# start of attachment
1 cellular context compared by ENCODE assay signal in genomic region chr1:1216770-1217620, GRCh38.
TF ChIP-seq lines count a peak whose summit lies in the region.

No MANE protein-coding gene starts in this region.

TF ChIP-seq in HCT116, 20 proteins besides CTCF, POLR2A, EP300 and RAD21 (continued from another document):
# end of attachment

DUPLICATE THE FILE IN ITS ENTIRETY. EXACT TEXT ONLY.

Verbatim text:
1 cellular context compared by ENCODE assay signal in genomic region chr1:1216770-1217620, GRCh38.
TF ChIP-seq lines count a peak whose summit lies in the region.

No MANE protein-coding gene starts in this region.

TF ChIP-seq in HCT116, 20 proteins besides CTCF, POLR2A, EP300 and RAD21 (continued from another document):